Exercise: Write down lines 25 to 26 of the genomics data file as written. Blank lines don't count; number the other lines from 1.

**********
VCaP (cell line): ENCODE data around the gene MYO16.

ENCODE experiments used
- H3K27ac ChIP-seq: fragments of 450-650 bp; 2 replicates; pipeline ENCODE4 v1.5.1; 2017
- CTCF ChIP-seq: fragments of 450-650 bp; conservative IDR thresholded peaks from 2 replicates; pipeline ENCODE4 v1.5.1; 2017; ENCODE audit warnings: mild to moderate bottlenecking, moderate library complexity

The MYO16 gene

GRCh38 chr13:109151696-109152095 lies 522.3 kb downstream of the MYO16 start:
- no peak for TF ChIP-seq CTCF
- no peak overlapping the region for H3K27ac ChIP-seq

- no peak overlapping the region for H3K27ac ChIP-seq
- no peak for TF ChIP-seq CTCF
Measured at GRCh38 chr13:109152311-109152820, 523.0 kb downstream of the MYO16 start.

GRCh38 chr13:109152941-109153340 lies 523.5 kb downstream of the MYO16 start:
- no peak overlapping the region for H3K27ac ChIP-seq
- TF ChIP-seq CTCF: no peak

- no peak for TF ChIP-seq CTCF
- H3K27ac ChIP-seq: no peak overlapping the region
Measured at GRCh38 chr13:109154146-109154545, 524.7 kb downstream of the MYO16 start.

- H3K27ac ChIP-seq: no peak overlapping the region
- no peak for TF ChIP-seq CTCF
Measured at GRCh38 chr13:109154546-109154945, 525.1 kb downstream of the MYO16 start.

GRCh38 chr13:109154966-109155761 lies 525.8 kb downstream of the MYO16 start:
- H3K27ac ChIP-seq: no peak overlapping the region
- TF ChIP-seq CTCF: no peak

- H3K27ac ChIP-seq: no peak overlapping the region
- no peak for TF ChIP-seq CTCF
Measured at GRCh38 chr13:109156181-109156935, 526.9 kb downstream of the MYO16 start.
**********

- no peak for TF ChIP-seq CTCF
Measured at GRCh38 chr13:109156181-109156935, 526.9 kb downstream of the MYO16 start.